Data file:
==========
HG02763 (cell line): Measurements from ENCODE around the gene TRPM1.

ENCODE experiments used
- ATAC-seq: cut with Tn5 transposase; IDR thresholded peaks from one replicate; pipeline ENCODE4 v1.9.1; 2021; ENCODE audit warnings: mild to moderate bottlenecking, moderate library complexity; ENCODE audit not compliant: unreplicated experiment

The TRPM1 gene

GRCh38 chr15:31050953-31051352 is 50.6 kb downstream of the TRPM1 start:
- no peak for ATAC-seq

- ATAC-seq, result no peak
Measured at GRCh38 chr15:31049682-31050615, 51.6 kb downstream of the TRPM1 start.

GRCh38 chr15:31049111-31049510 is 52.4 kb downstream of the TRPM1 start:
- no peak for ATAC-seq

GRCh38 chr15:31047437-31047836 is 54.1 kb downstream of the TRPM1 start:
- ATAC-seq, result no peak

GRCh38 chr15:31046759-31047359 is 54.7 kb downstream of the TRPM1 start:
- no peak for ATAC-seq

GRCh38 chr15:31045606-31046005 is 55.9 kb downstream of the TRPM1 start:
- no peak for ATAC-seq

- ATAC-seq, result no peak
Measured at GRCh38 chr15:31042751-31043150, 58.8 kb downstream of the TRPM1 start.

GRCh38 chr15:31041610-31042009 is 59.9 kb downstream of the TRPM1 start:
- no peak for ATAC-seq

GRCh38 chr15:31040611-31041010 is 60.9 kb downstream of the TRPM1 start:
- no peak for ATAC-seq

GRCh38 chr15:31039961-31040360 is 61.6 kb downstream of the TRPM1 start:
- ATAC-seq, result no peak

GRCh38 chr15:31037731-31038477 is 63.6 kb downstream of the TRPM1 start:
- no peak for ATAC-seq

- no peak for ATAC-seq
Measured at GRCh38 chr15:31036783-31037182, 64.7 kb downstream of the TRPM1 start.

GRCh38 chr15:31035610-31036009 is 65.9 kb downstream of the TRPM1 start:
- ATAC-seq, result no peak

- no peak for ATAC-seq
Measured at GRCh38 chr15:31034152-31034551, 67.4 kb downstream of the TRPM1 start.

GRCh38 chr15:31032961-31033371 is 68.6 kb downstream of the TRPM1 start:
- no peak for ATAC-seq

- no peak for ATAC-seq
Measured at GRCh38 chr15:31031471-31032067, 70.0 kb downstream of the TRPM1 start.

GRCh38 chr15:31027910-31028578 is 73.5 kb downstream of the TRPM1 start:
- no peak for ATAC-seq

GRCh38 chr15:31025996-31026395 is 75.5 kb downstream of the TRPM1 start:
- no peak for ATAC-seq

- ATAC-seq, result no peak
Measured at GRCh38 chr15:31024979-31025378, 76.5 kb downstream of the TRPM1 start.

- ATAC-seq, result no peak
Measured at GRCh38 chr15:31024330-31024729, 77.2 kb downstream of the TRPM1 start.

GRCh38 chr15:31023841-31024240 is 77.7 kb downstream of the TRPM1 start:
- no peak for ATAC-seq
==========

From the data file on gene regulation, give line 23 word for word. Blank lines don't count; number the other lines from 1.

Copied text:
GRCh38 chr15:31039961-31040360 is 61.6 kb downstream of the TRPM1 start: